After takeoff we got to watch the sunset and I tried to read a bit. I wound up napping after a few pages and we touched down in Atlanta for our three hour layover. I sent John a quick text message about our arrival. Seconds later my phone rings, John asks which airport in Atlanta are we at? I said “I dunno, the Atlanta one? I think there’s only one.” He said he just got into Atlanta too and asked for our gate number and stopped by. Originally he told me that his layover was in Texas, but apparently it was Atlanta, since he’s here now. Turns out he is on the same flight too (Which makes since since it would have been a little weird if there were two Delta flights going to Colorado Springs from Atlanta both leaving at exactly 12pm).
I got a good amount of reading in on the second leg. What’s with airline food these days? They used to give you a nice little meal if your flight was more than an hour. I remember getting chicken fajitas on the way to Florida a bunch of years ago. All we got was a quaker granola bar and some apple juice.
Baggage pickup took all of 10 seconds after the carousel started and we headed over to get the rental car. The guy convinced us to get a mini suv for $5 more per day, it was totally worth it. I would never buy one myself, but it was a 2007 Kia Sportage LX… it was really really nice and really really new, totally worth the 18 dollars a day. We loaded up the rental car, stopped at a sporting goods place to get fuel for the stove, and headed off to Shelf Road.
We got to the campground and there were a few people there already. We set up the tents and by the time we got everything situated it was around 5pm. Not really enough time to climb, maybe do one route if we were speedy. We decided to hike over to Mensus Prow, figure out what routes we wanted to do the next day and take some pictures. We hiked to the top of the Mensus Prow mesa and had an awesome view. It was pretty good that we hiked instead of climbed, otherwise we wouldn’t have gotten the nice view and a ton of cool pictures.
Back at camp the rest of the crew had a nice fire going and were chowing down on dinner. We worked on rustling up some grub as well. We didn’t hang out at the fire for too long since we wanted to get a good sleep for climbing on Saturday. There were some new arrivals, some new people and some I’ve met previously, a good crew.
Friday night was the best sleep I’ve had in a really long time. There’s nothing like sleeping outside on a cool breezy night. We made some oatmeal and raisins in the morning and headed back out to Mensus Prow. I found an unoccupied 5.8 and headed up. I set up the anchor for a toprope and John and my brother climbed it as well. There were some people on a 5.7 on the California Ethics Pinnacle who asked to trade topropes, so we climbed that route too. I also did a 5.9 on the other side of the pinnacle which is a really cool route. The idea for today was to climb the regular warmup routes and then get on some stuff we haven’t done before (so much for that idea). I wanted to do the second part of a route next to the pinnacle which starts out at 5.10d and then at the anchors turns into 5.11a. I toproped it last year and I was interested in leading it. I was feeling pretty good and I’m definitely a lot stronger than I was at this time last year.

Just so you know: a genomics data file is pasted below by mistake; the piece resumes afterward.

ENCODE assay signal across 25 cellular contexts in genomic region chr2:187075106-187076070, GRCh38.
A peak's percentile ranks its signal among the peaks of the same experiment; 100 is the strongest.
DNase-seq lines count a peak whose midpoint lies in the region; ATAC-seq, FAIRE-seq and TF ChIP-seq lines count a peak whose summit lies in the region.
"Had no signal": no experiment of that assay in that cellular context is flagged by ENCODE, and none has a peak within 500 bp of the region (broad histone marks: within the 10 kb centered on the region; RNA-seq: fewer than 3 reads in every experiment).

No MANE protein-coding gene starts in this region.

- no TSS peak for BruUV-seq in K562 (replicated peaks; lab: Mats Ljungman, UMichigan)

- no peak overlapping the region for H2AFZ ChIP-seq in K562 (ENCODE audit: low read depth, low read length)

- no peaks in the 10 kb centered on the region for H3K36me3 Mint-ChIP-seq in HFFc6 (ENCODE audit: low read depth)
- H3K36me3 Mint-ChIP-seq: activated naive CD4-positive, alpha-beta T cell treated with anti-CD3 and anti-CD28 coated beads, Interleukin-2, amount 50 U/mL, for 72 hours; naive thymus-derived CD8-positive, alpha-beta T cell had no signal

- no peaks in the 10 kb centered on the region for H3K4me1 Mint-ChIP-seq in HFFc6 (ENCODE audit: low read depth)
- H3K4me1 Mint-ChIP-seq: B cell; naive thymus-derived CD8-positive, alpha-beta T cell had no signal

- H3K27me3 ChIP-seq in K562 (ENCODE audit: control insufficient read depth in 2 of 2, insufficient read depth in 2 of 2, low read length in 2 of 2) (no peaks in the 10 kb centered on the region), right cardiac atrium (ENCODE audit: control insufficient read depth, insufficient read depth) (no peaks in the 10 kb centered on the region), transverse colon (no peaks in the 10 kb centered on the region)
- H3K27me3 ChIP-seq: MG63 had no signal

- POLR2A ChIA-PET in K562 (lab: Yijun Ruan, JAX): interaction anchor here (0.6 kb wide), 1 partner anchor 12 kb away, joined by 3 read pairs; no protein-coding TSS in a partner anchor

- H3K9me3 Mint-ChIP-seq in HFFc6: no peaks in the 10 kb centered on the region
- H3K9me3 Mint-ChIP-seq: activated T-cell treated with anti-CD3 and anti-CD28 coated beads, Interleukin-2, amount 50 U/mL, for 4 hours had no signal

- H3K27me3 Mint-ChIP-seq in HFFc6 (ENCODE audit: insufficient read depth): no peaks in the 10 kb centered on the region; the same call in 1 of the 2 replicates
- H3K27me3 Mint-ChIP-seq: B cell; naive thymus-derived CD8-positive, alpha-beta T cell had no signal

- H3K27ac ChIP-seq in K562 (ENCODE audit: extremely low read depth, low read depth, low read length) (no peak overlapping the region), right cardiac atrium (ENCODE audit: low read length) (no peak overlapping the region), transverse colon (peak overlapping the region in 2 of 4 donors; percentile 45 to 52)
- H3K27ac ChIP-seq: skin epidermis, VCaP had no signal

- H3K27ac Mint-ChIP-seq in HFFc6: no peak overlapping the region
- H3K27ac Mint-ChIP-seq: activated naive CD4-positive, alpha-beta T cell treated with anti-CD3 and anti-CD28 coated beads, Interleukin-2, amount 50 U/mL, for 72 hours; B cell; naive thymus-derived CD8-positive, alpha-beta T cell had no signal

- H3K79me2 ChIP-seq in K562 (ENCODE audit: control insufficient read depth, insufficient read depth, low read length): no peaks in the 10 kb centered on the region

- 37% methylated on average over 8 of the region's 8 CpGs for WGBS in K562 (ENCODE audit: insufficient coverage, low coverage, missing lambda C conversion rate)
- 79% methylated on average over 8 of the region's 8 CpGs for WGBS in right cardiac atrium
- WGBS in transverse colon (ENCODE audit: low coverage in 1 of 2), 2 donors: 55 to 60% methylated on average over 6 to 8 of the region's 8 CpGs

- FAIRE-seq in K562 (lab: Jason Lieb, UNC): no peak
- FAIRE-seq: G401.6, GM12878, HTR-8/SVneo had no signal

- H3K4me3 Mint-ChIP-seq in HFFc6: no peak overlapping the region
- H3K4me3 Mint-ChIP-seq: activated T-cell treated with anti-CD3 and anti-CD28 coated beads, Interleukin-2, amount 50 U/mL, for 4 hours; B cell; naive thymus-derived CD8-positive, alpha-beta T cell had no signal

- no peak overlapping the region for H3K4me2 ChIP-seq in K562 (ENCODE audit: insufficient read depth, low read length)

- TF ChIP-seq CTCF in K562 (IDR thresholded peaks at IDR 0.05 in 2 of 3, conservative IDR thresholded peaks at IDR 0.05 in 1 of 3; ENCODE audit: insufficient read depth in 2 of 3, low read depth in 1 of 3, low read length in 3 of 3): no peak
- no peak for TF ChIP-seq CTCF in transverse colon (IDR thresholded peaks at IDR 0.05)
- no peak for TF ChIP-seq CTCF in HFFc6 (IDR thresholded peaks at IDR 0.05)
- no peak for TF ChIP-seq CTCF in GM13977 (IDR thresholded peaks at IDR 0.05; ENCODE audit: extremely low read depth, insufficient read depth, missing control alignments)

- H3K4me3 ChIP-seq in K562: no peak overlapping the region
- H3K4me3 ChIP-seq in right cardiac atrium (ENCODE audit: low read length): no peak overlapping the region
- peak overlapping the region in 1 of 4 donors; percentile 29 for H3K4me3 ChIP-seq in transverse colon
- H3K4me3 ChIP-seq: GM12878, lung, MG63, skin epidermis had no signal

I don’t think we did a long enough warmup. The 10d really kicked my butt badly. After the first few bolts I was resting on the rope after pretty much every move, aughh, terrible. I was in no shape to even think about doing the 11a section, so I set the anchor and came down. My brother had a good attempt on it and John passed. It was getting pretty hot in the sun and it was lunch time so we headed back to camp. The plan was to make some lunch and then head over to the Dark Side. It gets shade all day long and has a ton of really really fun routes.
We never made it out of camp. We sat in the shade of some juniper bushes and helped a fellow shindigger make chili. Me and John chopped onions and peppers, and my brother stirred the dutch oven over the fire pit. The shade was so nice and comfy. We were all pretty beat. It was probably a combination of 15 hours of traveling, the dry climate, the higher elevation (5500 feet), and the hot sun. I just wasn’t feeling up to climbing more. I did have energy to climb, but if we climbed more, we probably would be finished for tomorrow, so we just lounged around until the chili was done, and chowed down.
Sunday was a great climbing day, really really good. The morning was unusually cool and very cloudy. It warmed up a little bit but was still really cloudy, nicely protecting us from the sun. We headed over to Cactus Cliffs since that usually gets baked in the sun all day long. The clouds will be a nice change. We did a really cool short crack route for a warmup and then headed over to Spiney Ridge.
We did four more routes at Spiney Ridge that were really really fun and then headed back over to Cactus to do a 5th and last super cool route. Climbing with a party of three always takes way longer, so we didn’t get as much climbing in as we could have, but we had a good time nonetheless. It was about 6 (and it gets dark at around 7:30) so we headed back to camp, made some dinner, packed up most of our stuff, and hit the sack.